Expats who have turned to electronic cigarettes to comply with the country’s new, tough anti-smoking laws will be unhappy to learn that these devices, too, are being lumped with traditional tobacco products.
The law passed by the Asamblea Legislativa does not really address the issue, so some smokers have been promoting electronic cigarettes as away to get around the ban on smoking in bars, restaurants and casinos.
The electronic cigarette sometimes is modeled to appear like a traditional one. The plastic tube contains a battery, an atomizer and a cartridge filled with nicotine. When a user inhales, the battery ignites the atomize and water vapor filled with nicotine enters the mouth. When the user exhales, the water vapor that is emitted looks a lot like cigarette smoke.
The new regulations that were drawn up to complement the law specifically prohibit the use of electronic cigarettes anywhere tobacco cigarettes are forbidden.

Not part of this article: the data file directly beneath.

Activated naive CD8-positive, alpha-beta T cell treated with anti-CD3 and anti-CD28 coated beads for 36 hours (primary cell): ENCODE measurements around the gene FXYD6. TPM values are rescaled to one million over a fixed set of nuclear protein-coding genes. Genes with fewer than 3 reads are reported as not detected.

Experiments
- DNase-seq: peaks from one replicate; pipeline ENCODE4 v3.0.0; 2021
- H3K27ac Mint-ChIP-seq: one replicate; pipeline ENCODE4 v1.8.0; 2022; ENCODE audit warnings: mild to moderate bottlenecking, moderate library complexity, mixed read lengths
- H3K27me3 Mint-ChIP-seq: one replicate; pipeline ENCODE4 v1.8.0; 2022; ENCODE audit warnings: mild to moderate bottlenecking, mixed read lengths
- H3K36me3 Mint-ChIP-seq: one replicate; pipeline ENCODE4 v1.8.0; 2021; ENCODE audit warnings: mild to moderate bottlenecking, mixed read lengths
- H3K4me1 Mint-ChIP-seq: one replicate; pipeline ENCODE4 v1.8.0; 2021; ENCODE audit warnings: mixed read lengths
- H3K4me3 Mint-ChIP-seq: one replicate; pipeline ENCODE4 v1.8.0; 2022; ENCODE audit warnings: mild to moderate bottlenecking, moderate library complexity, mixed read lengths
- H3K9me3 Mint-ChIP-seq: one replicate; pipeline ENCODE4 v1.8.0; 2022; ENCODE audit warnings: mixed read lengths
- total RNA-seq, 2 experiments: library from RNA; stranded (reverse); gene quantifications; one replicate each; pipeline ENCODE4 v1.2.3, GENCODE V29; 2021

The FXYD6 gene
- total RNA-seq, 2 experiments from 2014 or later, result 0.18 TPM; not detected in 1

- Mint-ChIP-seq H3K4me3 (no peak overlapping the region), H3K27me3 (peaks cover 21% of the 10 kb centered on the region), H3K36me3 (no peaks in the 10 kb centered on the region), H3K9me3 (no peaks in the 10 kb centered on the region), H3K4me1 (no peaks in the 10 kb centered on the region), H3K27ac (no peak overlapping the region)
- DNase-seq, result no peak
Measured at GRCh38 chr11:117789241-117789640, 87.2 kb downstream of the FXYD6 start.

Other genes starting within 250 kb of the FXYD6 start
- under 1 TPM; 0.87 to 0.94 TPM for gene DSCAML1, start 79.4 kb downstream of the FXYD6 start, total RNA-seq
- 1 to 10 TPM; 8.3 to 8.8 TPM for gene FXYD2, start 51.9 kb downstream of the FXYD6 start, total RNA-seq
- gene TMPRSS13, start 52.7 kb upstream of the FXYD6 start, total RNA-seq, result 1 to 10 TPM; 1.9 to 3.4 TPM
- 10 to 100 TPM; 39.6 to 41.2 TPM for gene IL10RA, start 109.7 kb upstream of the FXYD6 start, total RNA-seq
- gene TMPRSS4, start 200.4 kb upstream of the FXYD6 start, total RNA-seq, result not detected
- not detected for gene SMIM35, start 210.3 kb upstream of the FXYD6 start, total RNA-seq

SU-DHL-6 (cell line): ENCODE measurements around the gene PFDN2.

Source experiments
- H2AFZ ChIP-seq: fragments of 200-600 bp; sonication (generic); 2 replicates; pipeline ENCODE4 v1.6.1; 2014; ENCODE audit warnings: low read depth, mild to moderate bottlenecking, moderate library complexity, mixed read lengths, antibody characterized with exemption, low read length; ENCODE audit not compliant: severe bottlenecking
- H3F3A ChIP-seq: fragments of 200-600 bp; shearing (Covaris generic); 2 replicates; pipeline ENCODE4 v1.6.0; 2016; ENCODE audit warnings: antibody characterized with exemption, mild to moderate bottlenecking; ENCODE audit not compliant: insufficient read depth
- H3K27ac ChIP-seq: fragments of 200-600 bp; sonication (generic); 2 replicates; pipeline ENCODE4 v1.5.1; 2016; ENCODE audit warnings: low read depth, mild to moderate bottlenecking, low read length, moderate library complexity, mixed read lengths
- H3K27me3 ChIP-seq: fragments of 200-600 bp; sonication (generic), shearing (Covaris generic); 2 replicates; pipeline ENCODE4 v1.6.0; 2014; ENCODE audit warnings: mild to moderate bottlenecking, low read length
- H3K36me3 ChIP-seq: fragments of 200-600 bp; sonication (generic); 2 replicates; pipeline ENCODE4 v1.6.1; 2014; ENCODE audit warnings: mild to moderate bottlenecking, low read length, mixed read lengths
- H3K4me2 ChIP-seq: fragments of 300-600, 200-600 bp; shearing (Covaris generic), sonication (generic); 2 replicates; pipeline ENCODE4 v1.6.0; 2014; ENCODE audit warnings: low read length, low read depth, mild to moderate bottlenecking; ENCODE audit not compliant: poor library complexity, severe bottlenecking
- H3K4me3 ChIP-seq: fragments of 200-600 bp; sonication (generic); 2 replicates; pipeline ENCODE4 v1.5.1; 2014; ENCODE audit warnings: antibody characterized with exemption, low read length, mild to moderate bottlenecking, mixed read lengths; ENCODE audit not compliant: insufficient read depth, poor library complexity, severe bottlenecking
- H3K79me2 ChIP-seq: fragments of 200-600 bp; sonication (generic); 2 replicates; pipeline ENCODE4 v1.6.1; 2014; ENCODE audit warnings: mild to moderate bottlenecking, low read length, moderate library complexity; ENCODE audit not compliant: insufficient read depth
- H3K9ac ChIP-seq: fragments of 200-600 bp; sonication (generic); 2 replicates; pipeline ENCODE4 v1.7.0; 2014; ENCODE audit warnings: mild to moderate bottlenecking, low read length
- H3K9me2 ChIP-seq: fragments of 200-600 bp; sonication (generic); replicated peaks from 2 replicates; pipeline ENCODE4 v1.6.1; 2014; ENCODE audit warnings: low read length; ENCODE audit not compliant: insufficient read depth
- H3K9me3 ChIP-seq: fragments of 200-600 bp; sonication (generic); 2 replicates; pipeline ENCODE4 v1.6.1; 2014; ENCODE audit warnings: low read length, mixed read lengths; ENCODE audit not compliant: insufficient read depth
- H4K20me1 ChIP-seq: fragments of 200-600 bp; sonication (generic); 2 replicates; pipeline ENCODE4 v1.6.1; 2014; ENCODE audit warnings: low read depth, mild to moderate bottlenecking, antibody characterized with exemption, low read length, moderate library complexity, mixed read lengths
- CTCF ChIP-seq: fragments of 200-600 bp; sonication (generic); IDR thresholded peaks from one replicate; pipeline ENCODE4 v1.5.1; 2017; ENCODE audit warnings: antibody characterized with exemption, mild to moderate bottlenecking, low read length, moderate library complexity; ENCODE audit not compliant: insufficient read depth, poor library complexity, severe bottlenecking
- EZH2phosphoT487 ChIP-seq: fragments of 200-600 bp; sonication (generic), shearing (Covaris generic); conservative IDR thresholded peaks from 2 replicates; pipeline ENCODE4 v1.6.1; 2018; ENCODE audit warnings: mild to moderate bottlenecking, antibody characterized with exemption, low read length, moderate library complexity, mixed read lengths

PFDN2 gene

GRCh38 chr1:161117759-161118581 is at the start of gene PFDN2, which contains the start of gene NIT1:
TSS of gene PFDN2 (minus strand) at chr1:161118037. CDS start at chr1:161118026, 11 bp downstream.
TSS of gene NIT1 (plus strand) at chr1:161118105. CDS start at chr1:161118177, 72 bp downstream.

The 49-page document of rules originated in Casa Presidencial. The regulations specifically forbid tobacco products that give off smoke, gases or vapor in whatever form. Included with electronic cigarettes are water pipes, also known as hookahs.
Electronic cigarette fans claim the vapor is just water free of the tars and other chemicals that make smoking a health hazard.
Electronic cigarettes are being touted as healthier choices than a tobacco product. Even some U.S. medical groups have said that electronic cigarettes are a better choice than tobacco products that emit a smoke with all kinds of cancer-causing agents.
Internet accounts generally favor the electronic cigarette. One graphic video shows an animation of a woman struggling for breath in a hospital room.
A voiceover says that electronic cigarettes will not cause emphezima and other respiratory ills associated with the tobacco variety.
A.M. Costa Rica featured electronic cigarettes in a news story in mid-April; when it appeared that the electronic devices would be permitted.